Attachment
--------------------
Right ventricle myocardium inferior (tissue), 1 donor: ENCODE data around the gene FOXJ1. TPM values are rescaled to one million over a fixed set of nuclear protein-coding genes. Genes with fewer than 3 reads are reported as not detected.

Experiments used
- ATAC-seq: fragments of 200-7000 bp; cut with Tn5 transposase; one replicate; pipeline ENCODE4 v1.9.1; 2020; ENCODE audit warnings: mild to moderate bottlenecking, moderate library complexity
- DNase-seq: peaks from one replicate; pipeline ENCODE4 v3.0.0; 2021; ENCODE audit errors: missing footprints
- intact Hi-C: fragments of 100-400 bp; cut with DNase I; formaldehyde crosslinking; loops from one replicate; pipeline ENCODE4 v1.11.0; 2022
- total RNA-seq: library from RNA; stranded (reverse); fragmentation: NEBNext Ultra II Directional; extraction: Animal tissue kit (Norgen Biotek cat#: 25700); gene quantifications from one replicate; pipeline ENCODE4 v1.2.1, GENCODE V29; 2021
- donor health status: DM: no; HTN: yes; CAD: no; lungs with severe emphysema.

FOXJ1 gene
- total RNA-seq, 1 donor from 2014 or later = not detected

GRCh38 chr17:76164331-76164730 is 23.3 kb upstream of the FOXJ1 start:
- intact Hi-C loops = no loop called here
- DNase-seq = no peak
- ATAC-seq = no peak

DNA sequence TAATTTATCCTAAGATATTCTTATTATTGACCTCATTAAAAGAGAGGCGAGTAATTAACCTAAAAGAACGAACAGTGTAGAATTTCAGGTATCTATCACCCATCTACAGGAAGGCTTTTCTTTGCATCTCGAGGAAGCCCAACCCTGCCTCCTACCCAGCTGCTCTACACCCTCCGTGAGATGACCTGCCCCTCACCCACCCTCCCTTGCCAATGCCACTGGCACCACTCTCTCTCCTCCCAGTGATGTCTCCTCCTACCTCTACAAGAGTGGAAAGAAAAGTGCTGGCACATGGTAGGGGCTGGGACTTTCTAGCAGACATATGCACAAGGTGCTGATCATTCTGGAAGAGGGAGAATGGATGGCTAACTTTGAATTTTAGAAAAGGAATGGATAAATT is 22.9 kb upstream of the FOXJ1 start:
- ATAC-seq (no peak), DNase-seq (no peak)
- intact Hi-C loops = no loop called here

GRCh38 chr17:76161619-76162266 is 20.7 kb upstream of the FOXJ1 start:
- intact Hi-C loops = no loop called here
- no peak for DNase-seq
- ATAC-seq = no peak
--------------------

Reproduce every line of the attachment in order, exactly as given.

Right ventricle myocardium inferior (tissue), 1 donor: ENCODE data around the gene FOXJ1. TPM values are rescaled to one million over a fixed set of nuclear protein-coding genes. Genes with fewer than 3 reads are reported as not detected.

Experiments used
- ATAC-seq: fragments of 200-7000 bp; cut with Tn5 transposase; one replicate; pipeline ENCODE4 v1.9.1; 2020; ENCODE audit warnings: mild to moderate bottlenecking, moderate library complexity
- DNase-seq: peaks from one replicate; pipeline ENCODE4 v3.0.0; 2021; ENCODE audit errors: missing footprints
- intact Hi-C: fragments of 100-400 bp; cut with DNase I; formaldehyde crosslinking; loops from one replicate; pipeline ENCODE4 v1.11.0; 2022
- total RNA-seq: library from RNA; stranded (reverse); fragmentation: NEBNext Ultra II Directional; extraction: Animal tissue kit (Norgen Biotek cat#: 25700); gene quantifications from one replicate; pipeline ENCODE4 v1.2.1, GENCODE V29; 2021
- donor health status: DM: no; HTN: yes; CAD: no; lungs with severe emphysema.

FOXJ1 gene
- total RNA-seq, 1 donor from 2014 or later = not detected

GRCh38 chr17:76164331-76164730 is 23.3 kb upstream of the FOXJ1 start:
- intact Hi-C loops = no loop called here
- DNase-seq = no peak
- ATAC-seq = no peak

DNA sequence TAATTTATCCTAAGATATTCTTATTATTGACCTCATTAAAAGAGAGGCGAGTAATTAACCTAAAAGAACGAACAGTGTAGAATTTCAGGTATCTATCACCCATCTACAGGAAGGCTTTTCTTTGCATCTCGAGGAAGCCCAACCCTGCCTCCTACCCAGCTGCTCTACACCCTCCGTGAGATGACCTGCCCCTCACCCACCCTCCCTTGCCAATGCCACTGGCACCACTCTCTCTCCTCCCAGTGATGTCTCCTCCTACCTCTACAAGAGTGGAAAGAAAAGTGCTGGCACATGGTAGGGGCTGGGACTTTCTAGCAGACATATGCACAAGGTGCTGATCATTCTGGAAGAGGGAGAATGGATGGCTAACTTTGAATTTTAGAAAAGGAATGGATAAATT is 22.9 kb upstream of the FOXJ1 start:
- ATAC-seq (no peak), DNase-seq (no peak)
- intact Hi-C loops = no loop called here

GRCh38 chr17:76161619-76162266 is 20.7 kb upstream of the FOXJ1 start:
- intact Hi-C loops = no loop called here
- no peak for DNase-seq
- ATAC-seq = no peak